As most of you know...
I am a recent graduate and of course I am studying for my bar exam this summer. I was fortunate to receive a full scholarship to take a BarBri course offered through my state "Bar Review School." Now, it surprised me to know that when I mentioned this on Twitter, a lot of students were not aware that many Bar Prep companies offer financial assistance. Naturally, I am sure they don't publicize this information because getting that $1200-$2000 from you is wayyy more pleasing.
Well, I will let the cat out of the bag! There are several ways to obtain financial assistance for a bar preparation course...
1) Campus Rep - The first and likely most obvious way is to become a campus representative for one of the major programs (KaplanPMBR or BarBri). Campus reps will have their course paid for or significantly reduced.
2) Procrastinate! - Another way is to forego all those hassling emails and "tabling" events they do throughout the school year, and wait till about April or May to sign up for a course. I know that reps for BarBri sent emails reducing the price of the class after the supposed "deadlines" had passed.
3) Check around and READ the fine print - As I mentioned above, I stumbled across a scholarship that was being sponsored by our state bar association and my law school. It wasn't highly publicized and it was in one e-mail blast sent by our career development office during finals time when people were less than concerned about emails. Check with your law school and state bar association to see if they offer a reduced rate or even scholarships (generally a refund of the course fees) to take a review course that has been approved by them. Also, in the really small print on a lot of the ads and emails for these bar prep programs, they do state there is financial assistance available (payment plan or tuition reduction). *Themis Bar even ran a contest to blog your bar prep experience and get a free course!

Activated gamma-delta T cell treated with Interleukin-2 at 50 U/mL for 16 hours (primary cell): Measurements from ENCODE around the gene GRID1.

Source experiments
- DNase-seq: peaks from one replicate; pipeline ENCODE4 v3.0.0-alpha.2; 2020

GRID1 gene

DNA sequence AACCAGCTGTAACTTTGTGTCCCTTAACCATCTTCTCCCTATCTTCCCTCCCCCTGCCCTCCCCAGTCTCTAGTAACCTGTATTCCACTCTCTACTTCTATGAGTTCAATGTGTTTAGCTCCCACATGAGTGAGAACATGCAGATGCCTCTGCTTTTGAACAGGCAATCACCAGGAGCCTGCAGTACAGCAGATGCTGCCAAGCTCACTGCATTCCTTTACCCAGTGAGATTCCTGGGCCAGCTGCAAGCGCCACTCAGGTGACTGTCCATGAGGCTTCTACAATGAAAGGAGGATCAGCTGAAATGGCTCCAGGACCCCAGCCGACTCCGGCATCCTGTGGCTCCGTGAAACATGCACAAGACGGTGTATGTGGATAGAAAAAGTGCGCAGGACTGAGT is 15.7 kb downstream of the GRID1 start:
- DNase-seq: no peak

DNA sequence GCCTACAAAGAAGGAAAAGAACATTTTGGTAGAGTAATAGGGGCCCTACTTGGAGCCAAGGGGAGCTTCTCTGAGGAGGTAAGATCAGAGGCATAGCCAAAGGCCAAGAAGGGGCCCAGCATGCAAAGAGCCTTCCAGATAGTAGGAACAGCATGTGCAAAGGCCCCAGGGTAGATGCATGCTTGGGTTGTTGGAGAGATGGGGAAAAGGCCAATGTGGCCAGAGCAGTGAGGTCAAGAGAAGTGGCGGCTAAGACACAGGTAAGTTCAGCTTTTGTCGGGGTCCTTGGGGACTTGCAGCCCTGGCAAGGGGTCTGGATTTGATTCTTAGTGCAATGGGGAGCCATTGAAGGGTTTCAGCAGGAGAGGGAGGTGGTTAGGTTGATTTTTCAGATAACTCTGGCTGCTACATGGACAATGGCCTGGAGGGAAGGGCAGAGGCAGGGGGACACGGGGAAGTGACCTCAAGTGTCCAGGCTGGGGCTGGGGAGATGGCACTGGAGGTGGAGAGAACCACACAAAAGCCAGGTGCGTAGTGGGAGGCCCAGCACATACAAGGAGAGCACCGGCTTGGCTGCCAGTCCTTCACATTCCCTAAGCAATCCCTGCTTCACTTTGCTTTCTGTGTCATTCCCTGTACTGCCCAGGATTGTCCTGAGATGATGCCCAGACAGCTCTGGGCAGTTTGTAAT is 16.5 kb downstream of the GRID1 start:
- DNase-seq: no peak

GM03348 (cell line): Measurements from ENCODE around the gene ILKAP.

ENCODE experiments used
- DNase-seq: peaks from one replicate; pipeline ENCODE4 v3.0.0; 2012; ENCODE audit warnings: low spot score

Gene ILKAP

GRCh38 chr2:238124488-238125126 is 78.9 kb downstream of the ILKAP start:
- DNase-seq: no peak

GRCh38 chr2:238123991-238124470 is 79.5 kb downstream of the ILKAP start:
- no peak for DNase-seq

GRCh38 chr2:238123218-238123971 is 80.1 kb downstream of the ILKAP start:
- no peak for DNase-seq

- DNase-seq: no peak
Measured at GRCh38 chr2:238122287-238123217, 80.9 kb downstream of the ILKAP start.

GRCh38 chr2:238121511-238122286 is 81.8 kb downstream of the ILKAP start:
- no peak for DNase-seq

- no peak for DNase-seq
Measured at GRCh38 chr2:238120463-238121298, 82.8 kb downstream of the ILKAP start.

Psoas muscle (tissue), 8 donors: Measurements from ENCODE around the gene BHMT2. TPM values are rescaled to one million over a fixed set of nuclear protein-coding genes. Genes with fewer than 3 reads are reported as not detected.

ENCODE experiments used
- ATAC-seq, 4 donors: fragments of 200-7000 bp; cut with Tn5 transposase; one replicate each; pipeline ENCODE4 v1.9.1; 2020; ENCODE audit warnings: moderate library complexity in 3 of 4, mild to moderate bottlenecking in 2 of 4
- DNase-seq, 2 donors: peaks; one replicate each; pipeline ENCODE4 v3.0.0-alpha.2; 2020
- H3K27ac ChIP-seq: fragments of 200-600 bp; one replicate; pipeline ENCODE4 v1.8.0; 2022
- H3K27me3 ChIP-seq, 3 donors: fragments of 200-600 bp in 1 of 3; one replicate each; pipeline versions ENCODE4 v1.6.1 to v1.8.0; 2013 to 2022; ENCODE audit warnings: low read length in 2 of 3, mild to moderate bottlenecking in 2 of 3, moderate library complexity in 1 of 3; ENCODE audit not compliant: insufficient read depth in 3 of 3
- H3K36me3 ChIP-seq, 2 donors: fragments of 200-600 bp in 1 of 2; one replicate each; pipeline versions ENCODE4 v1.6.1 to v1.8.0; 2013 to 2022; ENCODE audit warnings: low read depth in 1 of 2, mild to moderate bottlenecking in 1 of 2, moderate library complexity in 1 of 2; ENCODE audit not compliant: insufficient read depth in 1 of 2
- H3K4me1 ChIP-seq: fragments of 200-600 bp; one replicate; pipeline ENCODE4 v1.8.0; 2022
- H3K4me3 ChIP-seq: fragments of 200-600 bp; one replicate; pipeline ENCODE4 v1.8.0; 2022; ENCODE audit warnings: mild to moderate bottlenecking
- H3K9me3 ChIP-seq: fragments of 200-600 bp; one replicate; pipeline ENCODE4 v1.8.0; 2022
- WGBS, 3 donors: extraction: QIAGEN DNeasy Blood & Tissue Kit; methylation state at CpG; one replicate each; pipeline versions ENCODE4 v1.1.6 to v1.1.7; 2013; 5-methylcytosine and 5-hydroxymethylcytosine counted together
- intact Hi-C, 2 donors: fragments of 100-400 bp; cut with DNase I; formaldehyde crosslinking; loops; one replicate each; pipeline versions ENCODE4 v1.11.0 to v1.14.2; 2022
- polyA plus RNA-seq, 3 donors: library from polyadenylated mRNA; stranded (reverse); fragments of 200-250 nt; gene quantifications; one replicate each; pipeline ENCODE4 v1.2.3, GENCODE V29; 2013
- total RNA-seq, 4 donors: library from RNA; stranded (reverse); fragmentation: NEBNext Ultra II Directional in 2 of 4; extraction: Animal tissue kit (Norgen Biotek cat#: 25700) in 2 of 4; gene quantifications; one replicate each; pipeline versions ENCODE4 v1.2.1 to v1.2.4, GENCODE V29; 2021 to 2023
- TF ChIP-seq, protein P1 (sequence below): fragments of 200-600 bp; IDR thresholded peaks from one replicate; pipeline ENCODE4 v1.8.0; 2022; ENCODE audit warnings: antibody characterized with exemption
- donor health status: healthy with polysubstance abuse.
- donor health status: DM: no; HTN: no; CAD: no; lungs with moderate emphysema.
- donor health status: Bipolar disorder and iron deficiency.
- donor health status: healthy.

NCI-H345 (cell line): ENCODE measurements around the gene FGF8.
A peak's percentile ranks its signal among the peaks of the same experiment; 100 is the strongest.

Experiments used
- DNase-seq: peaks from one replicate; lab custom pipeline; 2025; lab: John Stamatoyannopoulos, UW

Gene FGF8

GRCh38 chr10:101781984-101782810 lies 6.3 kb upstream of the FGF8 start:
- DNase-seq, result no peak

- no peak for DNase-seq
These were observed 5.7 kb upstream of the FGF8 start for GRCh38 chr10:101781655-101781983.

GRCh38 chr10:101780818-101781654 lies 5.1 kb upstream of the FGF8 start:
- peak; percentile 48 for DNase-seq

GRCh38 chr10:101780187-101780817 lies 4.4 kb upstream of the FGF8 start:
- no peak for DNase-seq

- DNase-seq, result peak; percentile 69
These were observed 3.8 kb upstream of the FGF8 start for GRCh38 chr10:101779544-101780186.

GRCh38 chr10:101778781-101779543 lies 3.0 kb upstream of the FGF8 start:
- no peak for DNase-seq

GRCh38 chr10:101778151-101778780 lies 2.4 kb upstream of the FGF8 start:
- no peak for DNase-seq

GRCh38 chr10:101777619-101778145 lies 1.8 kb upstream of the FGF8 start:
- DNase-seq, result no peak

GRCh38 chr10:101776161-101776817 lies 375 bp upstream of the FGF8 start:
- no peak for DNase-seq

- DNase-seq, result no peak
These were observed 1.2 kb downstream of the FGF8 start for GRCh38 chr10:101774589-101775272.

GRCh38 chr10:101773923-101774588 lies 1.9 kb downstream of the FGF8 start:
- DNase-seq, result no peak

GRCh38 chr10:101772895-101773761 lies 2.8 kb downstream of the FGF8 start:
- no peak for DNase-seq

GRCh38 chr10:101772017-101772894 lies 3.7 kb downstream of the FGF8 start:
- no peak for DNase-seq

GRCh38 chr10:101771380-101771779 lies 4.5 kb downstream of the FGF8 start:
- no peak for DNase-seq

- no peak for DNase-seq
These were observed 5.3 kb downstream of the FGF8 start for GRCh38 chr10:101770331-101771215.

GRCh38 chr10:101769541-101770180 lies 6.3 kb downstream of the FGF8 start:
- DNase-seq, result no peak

4) Get a sponsor! - If you are part of the lucky few who have obtained employment or have interviews lined up prior to graduation, negotiate your deal to where your employer pays for you to take the bar exam and possibly a prep course. Or at least ask for some assistance! Closed mouths don't get fed, and you know you're worth it!
5) Take your school's bar prep class - A lot of the lower-tier schools offer their own in-house bar review course. I took the one offered by my school and it was a major help in relieving some of my fear in taking the bar exam. I pushed myself and took the course seriously (even though it was pass/fail, and all you had to do was show up!) I knew my financial situation and that I was likely not going to be able to shell out the $1,200-1,600 for a bar prep class in my state. So if you can stay disciplined and do the work, I would definitely advise taking the bar prep class offered by your school and save yourself a few dollars!Academic Assistance Companies